Four Past Midnight by Stephen King

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At midnight comes the point of balance. Of danger. The instang of utter stillness when between two beats of the heart, an alternative reality can slip through, like a blade between the ribs, and swithc you into a new and terrifying world.

Four Past Midnight: four heart-stopping accounts of that moment when the familiar world fractures beyond sense, the fragments spinning away from the desperate, clutching reach of sanity...

“Then his lids closed slowly over his slightly bloodshot eyes, and Mort Rainey, who had yet to discover what true horror was all about, fell asleep.”

I usually enjoy King’s short stories and novellas quite a bit. Unlike many, he has a consistent talent with shorter works. It’s sort of ironic he shines so heavy in this area considering most of his novels are too long, but I kind of digress here.

Unfortunately this was the least favorite I’ve read. I have many more to go, of course, so it may not stay in the weaker spot. 3 Stars isn’t bad, but this is a mundane offering compared to the brilliance of his other novella collections like the excellent Different Seasons.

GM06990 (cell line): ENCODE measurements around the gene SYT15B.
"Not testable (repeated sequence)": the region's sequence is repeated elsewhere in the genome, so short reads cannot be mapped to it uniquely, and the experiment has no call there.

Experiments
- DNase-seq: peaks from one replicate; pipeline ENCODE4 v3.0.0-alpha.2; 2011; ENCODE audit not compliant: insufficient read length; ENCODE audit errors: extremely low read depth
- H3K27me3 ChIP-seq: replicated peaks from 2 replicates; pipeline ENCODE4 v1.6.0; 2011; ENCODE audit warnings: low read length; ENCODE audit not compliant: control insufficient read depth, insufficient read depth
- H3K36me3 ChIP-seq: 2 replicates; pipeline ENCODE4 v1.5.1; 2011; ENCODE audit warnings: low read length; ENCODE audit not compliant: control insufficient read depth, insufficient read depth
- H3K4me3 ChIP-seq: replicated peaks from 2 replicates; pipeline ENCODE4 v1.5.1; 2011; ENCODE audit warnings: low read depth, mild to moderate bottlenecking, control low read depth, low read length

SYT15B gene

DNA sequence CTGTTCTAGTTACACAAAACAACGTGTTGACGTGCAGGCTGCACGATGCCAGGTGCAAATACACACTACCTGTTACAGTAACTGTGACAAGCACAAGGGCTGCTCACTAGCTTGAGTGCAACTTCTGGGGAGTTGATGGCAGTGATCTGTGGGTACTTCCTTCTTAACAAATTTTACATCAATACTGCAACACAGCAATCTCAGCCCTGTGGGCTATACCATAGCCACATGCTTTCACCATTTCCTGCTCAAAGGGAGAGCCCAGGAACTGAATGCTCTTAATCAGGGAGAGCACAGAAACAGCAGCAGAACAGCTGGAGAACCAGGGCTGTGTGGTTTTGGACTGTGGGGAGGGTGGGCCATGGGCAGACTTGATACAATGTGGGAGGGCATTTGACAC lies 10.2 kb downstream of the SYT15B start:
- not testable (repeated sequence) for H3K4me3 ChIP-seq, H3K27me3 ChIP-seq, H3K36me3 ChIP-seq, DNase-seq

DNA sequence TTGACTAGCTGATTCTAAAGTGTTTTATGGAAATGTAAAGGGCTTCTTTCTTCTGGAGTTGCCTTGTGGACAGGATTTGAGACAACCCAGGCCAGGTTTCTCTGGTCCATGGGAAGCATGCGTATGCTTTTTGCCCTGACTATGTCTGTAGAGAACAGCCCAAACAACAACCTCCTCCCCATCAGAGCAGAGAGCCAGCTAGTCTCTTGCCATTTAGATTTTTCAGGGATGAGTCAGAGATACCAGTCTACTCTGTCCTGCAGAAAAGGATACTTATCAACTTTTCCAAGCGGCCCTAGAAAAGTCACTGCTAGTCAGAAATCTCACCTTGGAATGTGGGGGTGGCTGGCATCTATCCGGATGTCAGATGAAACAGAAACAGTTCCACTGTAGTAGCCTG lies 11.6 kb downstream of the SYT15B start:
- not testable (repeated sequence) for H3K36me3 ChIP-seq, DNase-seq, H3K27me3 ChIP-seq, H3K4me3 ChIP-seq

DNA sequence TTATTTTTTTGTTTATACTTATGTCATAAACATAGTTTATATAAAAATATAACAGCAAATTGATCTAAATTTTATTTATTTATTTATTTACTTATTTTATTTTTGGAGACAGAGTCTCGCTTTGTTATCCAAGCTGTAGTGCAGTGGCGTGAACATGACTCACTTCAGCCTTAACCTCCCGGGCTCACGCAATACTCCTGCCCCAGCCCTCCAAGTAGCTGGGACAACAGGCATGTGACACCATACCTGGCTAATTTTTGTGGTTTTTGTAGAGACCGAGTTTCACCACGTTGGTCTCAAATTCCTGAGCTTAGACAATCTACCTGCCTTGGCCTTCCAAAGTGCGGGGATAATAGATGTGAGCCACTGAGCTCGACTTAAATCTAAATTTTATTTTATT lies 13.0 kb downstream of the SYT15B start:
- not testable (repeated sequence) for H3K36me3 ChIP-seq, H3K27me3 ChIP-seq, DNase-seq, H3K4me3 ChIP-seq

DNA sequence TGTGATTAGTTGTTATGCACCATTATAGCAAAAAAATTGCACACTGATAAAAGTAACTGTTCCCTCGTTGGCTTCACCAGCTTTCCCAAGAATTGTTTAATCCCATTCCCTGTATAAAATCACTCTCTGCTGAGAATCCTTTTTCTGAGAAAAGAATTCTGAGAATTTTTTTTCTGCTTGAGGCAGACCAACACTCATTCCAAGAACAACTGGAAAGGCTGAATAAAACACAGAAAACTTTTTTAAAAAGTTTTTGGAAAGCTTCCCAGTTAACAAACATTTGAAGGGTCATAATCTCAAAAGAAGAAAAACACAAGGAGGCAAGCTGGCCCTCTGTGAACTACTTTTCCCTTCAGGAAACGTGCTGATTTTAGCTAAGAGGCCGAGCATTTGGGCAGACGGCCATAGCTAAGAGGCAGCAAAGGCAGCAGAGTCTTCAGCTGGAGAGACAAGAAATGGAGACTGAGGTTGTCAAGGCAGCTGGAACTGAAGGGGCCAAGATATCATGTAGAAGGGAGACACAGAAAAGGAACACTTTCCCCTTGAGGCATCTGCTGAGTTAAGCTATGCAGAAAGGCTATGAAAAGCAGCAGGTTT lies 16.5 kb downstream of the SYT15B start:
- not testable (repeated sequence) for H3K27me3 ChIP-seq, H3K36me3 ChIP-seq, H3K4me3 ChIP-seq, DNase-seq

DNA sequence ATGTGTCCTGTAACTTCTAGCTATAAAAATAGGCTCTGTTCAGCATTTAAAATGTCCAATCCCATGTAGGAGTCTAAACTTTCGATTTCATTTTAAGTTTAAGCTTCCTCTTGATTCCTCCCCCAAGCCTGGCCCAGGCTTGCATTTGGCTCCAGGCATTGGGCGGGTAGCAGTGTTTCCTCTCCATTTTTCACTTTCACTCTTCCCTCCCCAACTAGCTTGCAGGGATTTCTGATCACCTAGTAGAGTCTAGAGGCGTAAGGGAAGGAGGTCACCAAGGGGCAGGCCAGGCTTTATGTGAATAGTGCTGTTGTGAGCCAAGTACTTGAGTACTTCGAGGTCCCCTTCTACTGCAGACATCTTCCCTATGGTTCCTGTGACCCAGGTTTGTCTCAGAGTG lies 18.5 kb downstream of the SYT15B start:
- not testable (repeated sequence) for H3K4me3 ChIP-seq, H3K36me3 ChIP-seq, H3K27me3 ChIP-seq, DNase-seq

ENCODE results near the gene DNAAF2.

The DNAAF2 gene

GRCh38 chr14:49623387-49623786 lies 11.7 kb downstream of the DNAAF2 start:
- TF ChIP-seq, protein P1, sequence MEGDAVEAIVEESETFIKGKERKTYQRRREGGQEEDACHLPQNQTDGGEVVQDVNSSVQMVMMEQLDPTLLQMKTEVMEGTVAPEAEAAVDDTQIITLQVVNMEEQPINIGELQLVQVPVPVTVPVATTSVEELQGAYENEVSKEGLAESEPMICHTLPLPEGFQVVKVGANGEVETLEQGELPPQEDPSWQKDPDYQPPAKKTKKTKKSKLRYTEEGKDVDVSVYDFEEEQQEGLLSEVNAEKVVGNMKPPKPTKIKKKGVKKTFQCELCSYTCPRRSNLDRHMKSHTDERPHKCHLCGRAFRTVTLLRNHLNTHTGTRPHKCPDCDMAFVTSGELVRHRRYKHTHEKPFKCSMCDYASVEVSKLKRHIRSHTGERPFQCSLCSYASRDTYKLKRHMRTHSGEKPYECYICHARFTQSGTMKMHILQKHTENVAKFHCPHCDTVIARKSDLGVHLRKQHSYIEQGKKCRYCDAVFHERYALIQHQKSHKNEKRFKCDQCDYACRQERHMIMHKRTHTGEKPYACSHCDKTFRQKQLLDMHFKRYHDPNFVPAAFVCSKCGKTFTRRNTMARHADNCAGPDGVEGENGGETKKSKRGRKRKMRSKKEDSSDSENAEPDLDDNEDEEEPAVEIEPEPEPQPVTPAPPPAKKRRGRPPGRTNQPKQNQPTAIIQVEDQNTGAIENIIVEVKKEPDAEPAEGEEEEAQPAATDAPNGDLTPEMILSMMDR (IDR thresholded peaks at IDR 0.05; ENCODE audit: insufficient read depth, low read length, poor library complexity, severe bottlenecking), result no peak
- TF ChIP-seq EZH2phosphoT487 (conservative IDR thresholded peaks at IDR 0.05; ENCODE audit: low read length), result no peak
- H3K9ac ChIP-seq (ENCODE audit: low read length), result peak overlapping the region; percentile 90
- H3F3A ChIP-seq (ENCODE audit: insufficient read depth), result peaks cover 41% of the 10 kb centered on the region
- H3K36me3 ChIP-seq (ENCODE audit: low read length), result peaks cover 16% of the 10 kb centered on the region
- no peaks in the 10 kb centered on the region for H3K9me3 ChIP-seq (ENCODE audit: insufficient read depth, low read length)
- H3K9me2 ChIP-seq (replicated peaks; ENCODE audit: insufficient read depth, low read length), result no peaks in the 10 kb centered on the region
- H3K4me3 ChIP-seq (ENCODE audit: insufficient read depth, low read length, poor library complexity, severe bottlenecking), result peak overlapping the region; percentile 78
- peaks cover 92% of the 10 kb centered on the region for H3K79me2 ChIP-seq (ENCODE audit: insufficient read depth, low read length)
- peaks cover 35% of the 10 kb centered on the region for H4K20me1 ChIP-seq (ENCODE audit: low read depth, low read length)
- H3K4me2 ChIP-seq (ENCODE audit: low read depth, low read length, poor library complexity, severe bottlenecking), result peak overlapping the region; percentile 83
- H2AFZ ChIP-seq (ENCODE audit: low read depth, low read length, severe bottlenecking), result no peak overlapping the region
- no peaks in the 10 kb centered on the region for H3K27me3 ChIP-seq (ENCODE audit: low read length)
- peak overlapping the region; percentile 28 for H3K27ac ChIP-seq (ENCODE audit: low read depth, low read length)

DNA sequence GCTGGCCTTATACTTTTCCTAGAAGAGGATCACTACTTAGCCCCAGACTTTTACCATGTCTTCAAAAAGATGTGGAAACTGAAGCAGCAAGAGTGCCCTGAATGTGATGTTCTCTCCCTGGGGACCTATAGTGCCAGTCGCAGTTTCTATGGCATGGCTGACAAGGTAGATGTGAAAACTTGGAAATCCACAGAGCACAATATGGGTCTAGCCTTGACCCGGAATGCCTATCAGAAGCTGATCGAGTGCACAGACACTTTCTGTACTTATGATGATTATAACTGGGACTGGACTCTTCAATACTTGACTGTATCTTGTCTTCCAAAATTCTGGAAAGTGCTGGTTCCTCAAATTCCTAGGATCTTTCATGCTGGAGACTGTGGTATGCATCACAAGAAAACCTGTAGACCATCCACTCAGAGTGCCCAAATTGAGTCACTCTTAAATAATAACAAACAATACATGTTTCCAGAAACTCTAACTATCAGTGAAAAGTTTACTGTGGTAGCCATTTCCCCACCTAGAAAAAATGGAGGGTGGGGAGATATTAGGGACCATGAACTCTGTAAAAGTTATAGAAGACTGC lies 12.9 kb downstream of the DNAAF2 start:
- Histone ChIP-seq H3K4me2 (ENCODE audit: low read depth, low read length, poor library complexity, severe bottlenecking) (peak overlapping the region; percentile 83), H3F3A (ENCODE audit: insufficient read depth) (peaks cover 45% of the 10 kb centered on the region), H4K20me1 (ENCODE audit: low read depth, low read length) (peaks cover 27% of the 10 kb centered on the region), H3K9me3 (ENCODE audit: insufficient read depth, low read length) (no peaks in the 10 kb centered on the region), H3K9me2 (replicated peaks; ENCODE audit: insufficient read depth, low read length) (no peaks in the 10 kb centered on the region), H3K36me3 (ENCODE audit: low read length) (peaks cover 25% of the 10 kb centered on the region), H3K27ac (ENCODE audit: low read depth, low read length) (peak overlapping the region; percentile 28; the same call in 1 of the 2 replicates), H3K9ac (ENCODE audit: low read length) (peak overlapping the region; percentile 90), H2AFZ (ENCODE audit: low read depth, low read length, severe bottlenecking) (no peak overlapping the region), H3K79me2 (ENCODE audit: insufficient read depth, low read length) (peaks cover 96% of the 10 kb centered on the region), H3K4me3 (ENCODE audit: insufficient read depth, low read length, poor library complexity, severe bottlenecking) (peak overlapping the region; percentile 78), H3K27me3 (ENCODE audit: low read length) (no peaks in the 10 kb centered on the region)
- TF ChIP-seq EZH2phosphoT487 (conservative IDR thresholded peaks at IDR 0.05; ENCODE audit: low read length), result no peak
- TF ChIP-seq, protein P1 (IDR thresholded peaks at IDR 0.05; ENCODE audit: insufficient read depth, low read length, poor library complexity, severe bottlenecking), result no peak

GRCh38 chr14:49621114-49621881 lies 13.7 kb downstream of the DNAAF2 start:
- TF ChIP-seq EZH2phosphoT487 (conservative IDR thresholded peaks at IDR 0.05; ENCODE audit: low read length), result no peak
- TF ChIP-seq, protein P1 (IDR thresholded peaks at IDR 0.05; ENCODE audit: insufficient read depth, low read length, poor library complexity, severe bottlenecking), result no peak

While I enjoyed The Langoliers and couldn’t put it down (at first), time started weighing it down and the longer it continued, the more it started dragging. I do dig the concept, though, and the characters were fully fleshed.

I figured I’d like Secret Window, Secret Garden...and I did. I dig the idea of a writer obsessed with his fiction. I do keep picturing Johnny Depp in the role now, of course. The movie had a darker twist that fits the fictional short story with irony, but the book ending is a little more somber. I know this particular story gets its share of flack for some reason, but I enjoyed it in theater and I enjoyed it in written form. It was a clever mishmash with some twists, although the ending I’m used to from the movie didn’t match and I’m not sure which version I prefer.

The biggest disappointment was The Librarian Police. It sounded fascinated and started strong, but turns out inconsistent and downright silly.

The Sun Dog as a final installment was a weird wrap-up that stayed interesting enough but fully embraced its cheesiness.

A particular delight was Kings’ foreward before each story, talking about themes and how he came up with each story. He speaks of Castle Rock quite a bit. His stories set in so many imaginary towns in Maine have made that state stand out in the heads of horror fans.

Book Quotes

“And didn't they say that, although curiosity killed the cat, satisfaction brought the beast back?”

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